The Irish are a race who are in the process of discarding their entire practical and theoretical existence, not out of duress or necessity but seemingly out of conformity. Even a sentence that begins with “The Irish are a race” will cause them now to cringe with embarrassment, apologise to the ubiquitous foreigner in the room, and change the subject. Probably click off this page and move as quickly as possible onto something more digestible. Yet it was a perfectly ordinary phrase only a few short years ago.
The trend-driven, disposable identity of the twenty-first century Irish man or woman is perplexing. On one level defined completely and positively by the fact that they are Irish, a subject that animates their every social interaction. And yet, on another level, self-depreciating to the point of self-destructive when it comes to actually defending it. What seems in the case of the former to be obsessive, proves in the case of the latter to be superficial.
Two Irish people meet in a foreign country. And immediately greet one another with a form of assurance and recognition. We see the sense of familiarity and the virtue of belonging. Does anyone in their heart of hearts believe that nationality and blind partiality to one’s countrymen has no value whatsoever? Let them step up then and defend it, if they are not too embarrassed to do so. For, in effect, that is the case in Ireland today.
The very exodus which has shattered Irish nationality, the very folly of boom-time extravagance that preceded the most recent calamity and most recent exodus, hang on the Irish psyche like the proverbial albatross. No other country in Europe seemed to face the economic crisis of 2008 with the sense of shame and embarrassment that so many Irish people did. It took almost a decade before they recovered enough self-worth to even march in the streets in indignation.
Other Western European countries had their dark night of the soul many decades ago. And are in some cases starting to recover. But Ireland was late to the party and is still running to catch up. Never did a country run so blindly into the full blown narcissism of consumer capitalism, discard so quickly the scaffolding of religion and tradition, which for most of mankind is the flawed but necessary basis of social order, and then crash headlong into staggering economic servitude. A decade or more later, Ireland is a corporate zombie nation with strange new corporate religions, flags, symbols, rites. And to top it all, a kind of collective amnesia about exactly what has happened to us. Modern Ireland is a perpetual present. And the memory of the past is treated with the awkwardness of a drunken blackout. Something to be forgotten and suppressed in the urgency of the moment.
Religion, Nationalism and the Past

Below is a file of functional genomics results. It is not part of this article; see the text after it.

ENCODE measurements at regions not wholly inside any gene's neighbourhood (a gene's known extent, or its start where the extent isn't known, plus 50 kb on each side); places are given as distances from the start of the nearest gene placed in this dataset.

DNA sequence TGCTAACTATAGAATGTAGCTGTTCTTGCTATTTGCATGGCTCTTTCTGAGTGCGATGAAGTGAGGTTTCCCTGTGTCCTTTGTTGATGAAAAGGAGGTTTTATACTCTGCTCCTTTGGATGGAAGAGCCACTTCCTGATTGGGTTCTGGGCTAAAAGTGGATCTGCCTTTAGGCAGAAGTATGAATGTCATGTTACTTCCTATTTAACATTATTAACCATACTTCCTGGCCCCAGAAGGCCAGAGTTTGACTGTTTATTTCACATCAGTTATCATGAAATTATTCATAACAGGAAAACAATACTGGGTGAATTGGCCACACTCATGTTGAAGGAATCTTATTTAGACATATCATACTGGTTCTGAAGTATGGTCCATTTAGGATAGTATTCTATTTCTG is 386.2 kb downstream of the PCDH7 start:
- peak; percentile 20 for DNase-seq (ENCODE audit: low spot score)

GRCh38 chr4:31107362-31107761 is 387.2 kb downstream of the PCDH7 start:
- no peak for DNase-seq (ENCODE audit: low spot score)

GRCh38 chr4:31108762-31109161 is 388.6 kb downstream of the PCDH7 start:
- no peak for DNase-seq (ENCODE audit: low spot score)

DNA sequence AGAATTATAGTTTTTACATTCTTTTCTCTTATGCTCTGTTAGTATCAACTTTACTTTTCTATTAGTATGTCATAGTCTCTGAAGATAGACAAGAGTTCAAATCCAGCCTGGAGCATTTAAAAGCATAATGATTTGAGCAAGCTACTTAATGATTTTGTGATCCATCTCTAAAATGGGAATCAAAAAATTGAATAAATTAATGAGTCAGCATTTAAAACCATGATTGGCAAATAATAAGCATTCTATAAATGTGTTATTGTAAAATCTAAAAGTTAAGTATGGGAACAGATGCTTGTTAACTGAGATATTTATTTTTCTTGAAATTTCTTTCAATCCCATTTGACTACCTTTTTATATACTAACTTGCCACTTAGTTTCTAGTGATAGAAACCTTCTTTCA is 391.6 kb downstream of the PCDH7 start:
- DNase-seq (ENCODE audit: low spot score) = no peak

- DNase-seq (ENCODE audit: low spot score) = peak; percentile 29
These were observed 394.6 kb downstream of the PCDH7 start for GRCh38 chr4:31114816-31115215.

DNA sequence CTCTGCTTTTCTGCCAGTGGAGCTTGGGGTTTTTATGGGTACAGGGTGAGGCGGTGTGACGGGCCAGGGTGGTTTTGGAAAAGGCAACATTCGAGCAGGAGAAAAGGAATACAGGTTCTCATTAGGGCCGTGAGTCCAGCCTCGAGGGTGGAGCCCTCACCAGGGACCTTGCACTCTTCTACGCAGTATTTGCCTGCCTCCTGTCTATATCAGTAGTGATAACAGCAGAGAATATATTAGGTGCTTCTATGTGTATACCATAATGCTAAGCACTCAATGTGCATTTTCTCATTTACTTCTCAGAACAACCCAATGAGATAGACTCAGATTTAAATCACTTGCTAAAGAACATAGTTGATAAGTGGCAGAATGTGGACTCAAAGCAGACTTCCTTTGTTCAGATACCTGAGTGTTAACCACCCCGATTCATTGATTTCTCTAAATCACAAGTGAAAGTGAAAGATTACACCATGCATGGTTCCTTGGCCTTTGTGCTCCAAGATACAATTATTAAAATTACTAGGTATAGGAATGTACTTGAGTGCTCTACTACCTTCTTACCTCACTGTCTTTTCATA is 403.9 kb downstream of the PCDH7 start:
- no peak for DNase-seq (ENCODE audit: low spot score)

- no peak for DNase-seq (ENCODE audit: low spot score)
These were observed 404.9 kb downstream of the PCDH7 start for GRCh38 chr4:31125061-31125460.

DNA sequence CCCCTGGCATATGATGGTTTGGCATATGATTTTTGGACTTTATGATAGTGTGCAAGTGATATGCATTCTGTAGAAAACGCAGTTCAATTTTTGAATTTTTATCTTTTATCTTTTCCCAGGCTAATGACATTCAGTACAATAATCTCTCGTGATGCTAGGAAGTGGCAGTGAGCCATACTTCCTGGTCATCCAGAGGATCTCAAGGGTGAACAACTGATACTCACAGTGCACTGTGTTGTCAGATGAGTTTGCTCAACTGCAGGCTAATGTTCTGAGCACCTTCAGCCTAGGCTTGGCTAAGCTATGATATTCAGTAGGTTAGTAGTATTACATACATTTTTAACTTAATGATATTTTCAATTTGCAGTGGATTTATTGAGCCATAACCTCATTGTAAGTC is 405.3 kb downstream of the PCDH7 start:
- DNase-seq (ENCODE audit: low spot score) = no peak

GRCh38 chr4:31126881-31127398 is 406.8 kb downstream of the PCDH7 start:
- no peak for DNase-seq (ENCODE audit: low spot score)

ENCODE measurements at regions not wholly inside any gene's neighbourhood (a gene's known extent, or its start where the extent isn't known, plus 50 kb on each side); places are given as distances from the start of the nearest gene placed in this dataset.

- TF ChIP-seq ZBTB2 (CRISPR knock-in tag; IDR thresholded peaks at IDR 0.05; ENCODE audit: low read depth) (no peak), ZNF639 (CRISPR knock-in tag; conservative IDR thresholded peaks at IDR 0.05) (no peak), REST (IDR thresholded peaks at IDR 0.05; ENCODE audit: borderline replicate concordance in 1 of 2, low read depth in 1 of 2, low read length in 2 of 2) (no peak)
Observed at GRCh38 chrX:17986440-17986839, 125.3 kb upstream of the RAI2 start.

The Irish have been known to cut themselves off from their origins. As much as the Irish language was beaten and starved out of us, it was also made to seem backward and unimportant and embarrassing. Parents would make sure their children spoke English because that was the language of economic survival. It was the language of the modern world. And in subsequent times, the mismanagement of the Irish language revival, by allegedly Irish governments, would itself become a source of embarrassment. For if the loss of a language can be put down to accident or misfortune, the failure to revive it seems like carelessness.
Is embarrassment a motivating factor in twenty-first century Irish identity? If so, what are they all so embarrassed about? For one thing, their attitude to the past is laced with embarrassment. The past referring mainly to a certain nightmarish vision of mid twentieth century Ireland which the present Ireland tries too hard to be a reversal of. How could we ever have been so backward? So dark? So rainy? So oppressive? But they quickly assure whoever will listen that we don’t behave like that anymore. We’ve grown up. We’ve matured. We’ve changed. We kill with kindness now.
They are embarrassed about the past in general and Catholicism in particular. Most of this is obvious. The whole culture cringes to think that anyone ever believed in God or knelt inside a church. God help us, how could a dark, oppressive, rainy religion have ever dominated Irish life? How completely and utterly embarrassing. And how they flee so excitedly in the opposite direction. As though retreating in embarrassment from something were a form of agency. Or even a form of rebellion. As if the sins of the past could be redeemed so conveniently by the sins of the present. The vague idea that this is a modern country now like France or England, propels them forward, stumbling towards the rumour of progress.
Nationalism is more complicated, mainly because partition continues to animate it. But in substance, particularly in the south, it has been abandoned. The implications for our national sovereignty presented by our membership of the European Union have not so much been brushed aside as ignored completely. Which is easy to do because the issue does not yet engage the Irish mind. A surprising number of Irish people still believe that the EU came dutifully to our rescue during the financial crash. And Irish confidence in the EU is substantially higher than it is in the current Irish government.